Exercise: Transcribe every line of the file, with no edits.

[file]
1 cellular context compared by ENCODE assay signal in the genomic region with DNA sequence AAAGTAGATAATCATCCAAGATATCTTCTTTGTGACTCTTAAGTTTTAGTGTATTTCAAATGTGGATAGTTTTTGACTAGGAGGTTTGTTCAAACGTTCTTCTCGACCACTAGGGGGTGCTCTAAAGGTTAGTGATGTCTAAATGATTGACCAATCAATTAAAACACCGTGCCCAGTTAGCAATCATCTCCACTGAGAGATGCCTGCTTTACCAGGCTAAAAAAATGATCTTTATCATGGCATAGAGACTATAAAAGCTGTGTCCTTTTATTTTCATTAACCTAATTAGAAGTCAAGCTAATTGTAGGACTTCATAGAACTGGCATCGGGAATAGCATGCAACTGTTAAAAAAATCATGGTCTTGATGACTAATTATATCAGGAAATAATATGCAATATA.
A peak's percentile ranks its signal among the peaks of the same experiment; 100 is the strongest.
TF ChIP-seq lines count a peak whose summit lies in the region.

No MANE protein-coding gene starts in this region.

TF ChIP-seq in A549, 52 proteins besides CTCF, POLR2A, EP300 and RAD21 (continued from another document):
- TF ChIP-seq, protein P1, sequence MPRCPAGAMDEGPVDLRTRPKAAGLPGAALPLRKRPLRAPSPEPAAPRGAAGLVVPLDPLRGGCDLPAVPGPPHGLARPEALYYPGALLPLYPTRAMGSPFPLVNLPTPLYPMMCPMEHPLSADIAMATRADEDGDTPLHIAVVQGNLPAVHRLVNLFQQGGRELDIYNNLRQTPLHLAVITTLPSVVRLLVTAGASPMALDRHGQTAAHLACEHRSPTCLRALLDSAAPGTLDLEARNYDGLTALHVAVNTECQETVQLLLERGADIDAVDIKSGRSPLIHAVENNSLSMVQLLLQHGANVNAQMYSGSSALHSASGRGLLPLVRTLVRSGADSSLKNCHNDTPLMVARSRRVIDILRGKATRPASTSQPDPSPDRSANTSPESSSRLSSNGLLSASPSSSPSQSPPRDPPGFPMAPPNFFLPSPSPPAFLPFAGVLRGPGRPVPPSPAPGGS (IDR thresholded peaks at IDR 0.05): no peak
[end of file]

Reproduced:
1 cellular context compared by ENCODE assay signal in the genomic region with DNA sequence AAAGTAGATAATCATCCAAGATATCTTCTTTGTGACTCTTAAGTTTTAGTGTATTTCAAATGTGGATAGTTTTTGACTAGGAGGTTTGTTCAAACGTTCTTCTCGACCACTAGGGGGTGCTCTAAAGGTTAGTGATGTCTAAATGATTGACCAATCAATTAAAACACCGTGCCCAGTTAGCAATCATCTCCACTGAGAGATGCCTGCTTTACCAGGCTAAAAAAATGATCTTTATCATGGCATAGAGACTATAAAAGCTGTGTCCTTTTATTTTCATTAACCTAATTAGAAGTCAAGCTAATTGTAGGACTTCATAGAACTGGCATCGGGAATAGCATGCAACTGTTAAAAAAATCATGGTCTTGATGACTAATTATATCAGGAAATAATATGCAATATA.
A peak's percentile ranks its signal among the peaks of the same experiment; 100 is the strongest.
TF ChIP-seq lines count a peak whose summit lies in the region.

No MANE protein-coding gene starts in this region.

TF ChIP-seq in A549, 52 proteins besides CTCF, POLR2A, EP300 and RAD21 (continued from another document):
- TF ChIP-seq, protein P1, sequence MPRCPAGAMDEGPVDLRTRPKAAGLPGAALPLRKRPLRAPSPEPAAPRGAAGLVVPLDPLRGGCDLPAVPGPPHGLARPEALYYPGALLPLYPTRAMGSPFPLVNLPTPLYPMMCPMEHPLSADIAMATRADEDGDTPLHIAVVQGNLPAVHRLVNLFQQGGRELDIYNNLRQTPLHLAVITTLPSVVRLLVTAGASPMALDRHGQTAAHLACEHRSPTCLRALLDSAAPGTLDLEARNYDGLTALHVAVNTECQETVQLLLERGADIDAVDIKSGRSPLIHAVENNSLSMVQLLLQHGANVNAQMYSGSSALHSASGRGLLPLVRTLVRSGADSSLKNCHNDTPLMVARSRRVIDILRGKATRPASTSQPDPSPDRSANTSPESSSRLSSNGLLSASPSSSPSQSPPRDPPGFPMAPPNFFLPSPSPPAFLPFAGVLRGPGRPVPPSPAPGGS (IDR thresholded peaks at IDR 0.05): no peak